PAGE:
On this date
50 YEARS AGO:
Feb. 22, 1969
The Altoona YMCA, the Rev. Robert A. Dilliard board president, honored Altoona Mirror president and general manager J.E. Holtzinger for “appreciation of devoted service to the youth of the community.”
25 YEARS AGO:
Feb. 22, 1994
Dede Kazmaier of Hollidaysburg, a certified image consultant with Color Me Beautiful, was teaching a course on women’s scarves, color and tying them, at the Women’s HealthSouth Center next week. Barbizon School of Altoona was supplying models.
10 YEARS AGO:
Feb. 22, 2009
A state grant for $1.3 million was approved for a new ball field at Blair County Ballpark, Lakemont, due to a water drainage problem, setting off a debate on whether or not public funds should be used for private business.
–Compiled by Tim Doyle
Today is Friday, Feb. 22, the 53rd day of 2019. There are 312 days left in the year.
Today’s Highlight in History:
On Feb. 22, 1997, scientists in Scotland announced they had succeeded in cloning an adult mammal, producing a lamb named “Dolly.” (Dolly, however, was later put down after a short life marred by premature aging and disease.)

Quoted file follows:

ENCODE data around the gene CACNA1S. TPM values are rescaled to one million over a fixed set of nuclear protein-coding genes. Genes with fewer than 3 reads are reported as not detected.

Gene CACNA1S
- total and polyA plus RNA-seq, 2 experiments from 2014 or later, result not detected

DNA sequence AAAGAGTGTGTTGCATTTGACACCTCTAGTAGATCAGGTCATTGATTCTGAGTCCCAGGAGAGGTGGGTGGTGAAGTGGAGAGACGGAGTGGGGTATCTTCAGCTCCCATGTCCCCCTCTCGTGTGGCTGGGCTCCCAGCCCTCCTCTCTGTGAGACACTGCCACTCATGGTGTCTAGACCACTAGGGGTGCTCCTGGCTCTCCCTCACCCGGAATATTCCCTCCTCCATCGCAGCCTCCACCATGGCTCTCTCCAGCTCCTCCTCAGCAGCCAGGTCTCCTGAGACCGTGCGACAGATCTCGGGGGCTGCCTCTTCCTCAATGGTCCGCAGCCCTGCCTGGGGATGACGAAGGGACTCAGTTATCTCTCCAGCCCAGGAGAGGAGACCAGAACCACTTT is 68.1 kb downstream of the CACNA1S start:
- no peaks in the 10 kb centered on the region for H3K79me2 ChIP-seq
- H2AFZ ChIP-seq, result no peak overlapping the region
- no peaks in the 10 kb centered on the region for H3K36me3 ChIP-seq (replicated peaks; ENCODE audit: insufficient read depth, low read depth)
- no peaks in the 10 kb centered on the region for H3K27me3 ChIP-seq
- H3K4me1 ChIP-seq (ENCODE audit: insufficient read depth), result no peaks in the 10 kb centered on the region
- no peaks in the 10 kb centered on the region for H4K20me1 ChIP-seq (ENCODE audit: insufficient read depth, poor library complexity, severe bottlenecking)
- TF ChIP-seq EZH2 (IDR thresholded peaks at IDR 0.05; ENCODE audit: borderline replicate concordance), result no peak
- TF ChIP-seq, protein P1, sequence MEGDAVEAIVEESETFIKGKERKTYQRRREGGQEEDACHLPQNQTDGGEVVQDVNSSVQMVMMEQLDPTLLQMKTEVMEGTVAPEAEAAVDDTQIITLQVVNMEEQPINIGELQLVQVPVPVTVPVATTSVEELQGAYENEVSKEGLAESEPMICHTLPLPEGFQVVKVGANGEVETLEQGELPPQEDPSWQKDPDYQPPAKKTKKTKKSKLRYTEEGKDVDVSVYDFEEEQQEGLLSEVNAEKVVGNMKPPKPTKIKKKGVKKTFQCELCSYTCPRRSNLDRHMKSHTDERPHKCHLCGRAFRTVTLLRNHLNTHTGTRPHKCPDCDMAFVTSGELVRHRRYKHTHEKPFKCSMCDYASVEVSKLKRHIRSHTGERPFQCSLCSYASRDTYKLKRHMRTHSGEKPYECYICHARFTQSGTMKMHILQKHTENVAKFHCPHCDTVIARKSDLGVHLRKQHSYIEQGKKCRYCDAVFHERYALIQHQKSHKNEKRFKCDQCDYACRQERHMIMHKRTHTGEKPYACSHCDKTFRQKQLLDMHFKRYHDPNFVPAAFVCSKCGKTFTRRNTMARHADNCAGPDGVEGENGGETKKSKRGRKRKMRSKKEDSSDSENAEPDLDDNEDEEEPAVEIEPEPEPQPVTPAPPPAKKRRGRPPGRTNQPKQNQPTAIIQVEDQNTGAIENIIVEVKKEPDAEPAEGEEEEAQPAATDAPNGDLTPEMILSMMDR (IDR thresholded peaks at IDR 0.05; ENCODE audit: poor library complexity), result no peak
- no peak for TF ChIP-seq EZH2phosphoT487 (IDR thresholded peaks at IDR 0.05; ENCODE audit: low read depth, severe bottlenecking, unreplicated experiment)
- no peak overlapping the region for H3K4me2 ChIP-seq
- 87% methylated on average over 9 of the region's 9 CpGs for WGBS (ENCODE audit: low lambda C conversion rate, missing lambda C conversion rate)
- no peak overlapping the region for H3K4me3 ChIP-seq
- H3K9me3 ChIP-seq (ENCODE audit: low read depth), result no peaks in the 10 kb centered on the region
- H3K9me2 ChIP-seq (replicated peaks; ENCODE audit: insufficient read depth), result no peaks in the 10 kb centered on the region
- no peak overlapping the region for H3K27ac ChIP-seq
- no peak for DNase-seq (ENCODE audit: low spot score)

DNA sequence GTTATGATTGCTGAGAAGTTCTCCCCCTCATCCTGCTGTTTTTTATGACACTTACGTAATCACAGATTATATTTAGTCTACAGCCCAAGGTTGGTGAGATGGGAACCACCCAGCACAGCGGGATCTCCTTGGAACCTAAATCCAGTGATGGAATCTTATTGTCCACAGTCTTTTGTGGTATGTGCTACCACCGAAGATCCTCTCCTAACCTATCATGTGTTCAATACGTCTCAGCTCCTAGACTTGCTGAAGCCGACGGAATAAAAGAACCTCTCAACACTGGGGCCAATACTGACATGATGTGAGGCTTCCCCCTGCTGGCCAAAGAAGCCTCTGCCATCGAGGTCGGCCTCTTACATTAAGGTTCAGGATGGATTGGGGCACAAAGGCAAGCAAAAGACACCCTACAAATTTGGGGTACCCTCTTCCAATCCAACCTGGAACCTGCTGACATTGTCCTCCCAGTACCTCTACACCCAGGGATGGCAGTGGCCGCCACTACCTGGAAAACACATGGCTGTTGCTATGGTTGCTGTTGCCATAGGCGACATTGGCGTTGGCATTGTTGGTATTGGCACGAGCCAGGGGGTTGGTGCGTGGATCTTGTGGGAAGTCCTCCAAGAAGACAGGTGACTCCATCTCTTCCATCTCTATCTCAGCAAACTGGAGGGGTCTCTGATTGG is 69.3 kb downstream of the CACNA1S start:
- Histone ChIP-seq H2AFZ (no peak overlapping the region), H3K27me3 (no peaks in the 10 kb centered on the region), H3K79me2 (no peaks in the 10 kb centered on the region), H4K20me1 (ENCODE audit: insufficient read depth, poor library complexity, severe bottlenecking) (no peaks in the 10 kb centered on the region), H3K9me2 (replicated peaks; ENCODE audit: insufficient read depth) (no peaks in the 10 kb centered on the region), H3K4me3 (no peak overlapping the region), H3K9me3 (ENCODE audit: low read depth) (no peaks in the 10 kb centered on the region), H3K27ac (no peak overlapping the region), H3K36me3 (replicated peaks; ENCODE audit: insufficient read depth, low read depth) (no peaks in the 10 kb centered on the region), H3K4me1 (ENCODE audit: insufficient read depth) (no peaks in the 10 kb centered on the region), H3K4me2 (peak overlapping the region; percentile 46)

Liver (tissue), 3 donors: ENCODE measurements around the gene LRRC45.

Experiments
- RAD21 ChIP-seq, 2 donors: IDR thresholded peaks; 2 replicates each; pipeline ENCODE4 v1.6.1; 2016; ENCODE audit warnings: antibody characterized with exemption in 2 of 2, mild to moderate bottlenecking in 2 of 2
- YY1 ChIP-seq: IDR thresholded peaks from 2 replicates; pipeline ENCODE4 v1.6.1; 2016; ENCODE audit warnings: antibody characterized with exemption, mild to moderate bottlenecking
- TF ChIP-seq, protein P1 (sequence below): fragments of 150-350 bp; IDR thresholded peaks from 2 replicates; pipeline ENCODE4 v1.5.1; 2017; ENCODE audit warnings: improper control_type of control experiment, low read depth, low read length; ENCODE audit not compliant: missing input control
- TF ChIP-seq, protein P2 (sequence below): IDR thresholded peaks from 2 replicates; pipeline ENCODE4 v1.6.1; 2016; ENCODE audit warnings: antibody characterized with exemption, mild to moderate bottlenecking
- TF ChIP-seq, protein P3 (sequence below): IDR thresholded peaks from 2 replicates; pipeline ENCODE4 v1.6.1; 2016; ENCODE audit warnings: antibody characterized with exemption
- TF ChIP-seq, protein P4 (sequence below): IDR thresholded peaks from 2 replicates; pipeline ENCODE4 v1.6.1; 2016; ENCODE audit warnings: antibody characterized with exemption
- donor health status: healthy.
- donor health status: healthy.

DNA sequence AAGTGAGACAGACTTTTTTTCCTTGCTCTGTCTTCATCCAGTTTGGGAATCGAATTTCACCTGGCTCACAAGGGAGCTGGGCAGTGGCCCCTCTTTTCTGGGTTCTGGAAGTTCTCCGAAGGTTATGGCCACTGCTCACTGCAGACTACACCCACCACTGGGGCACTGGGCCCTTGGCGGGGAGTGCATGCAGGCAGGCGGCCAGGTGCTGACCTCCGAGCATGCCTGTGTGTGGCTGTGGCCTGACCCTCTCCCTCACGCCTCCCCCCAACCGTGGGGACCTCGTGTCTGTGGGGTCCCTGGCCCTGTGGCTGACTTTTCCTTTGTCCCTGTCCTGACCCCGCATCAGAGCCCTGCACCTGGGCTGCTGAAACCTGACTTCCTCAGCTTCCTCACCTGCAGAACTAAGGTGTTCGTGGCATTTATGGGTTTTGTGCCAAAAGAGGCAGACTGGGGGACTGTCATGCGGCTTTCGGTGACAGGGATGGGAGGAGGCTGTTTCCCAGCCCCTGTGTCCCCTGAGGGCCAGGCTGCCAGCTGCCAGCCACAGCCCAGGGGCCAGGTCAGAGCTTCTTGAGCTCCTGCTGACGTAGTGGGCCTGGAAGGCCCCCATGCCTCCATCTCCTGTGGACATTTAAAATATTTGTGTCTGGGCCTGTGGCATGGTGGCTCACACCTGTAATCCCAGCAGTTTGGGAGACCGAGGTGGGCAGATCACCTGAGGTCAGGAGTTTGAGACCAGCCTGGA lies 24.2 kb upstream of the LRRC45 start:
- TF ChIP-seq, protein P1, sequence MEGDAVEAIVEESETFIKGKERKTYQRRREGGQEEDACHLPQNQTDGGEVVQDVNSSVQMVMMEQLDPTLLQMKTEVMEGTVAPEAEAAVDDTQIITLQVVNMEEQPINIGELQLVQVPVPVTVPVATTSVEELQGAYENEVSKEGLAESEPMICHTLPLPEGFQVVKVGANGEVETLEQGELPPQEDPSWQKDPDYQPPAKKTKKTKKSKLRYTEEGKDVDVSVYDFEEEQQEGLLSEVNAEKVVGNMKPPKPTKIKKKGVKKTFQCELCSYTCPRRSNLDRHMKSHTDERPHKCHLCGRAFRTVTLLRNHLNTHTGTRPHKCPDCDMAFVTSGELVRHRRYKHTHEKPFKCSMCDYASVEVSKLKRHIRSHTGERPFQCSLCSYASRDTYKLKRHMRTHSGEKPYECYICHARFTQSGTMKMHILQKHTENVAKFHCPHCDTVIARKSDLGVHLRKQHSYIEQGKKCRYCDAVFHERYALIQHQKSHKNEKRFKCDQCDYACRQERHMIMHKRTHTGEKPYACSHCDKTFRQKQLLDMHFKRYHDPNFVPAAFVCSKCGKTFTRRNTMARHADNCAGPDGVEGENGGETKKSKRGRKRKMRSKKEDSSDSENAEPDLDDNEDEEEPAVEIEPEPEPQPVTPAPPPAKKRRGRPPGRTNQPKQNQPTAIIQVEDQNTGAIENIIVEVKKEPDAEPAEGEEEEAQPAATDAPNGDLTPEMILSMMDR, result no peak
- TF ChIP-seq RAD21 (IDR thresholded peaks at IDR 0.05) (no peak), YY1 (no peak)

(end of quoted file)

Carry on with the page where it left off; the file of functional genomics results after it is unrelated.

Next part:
On this date:
In 1630, English colonists in the Massachusetts Bay Colony first sampled popcorn brought to them by a Native American named Quadequina for their Thanksgiving celebration.
In 1732, the first president of the United States, George Washington, was born in Westmoreland County in the Virginia Colony.
In 1862, Jefferson Davis, already the provisional president of the Confederacy, was inaugurated for a six-year term following his election in November 1861.
In 1909, the Great White Fleet, a naval task force sent on a round-the-world voyage by President Theodore Roosevelt, returned after more than a year at sea.
In 1935, it became illegal for airplanes to fly over the White House.
In 1959, the inaugural Daytona 500 race was held; although Johnny Beauchamp was initially declared the winner, the victory was later awarded to Lee Petty.
In 1965, former Supreme Court Justice Felix Frankfurter, 82, died in Washington, D.C.
In 1967, more than 25,000 U.S. and South Vietnamese troops launched Operation Junction City, aimed at smashing a Vietcong stronghold near the Cambodian border. (Although the Communists were driven out, they later returned.)
In 1974, Pakistan officially recognized Bangladesh (formerly East Pakistan).
In 1980, the “Miracle on Ice” took place in Lake Placid, New York, as the United States Olympic hockey team upset the Soviets, 4-3. (The U.S. team went on to win the gold medal.)
In 1984, David Vetter, a 12-year-old Texas boy who’d spent most of his life in a plastic bubble because he had no immunity to disease, died 15 days after being removed from the bubble for a bone-marrow transplant.
In 1987, pop artist Andy Warhol died at a New York City hospital at age 58.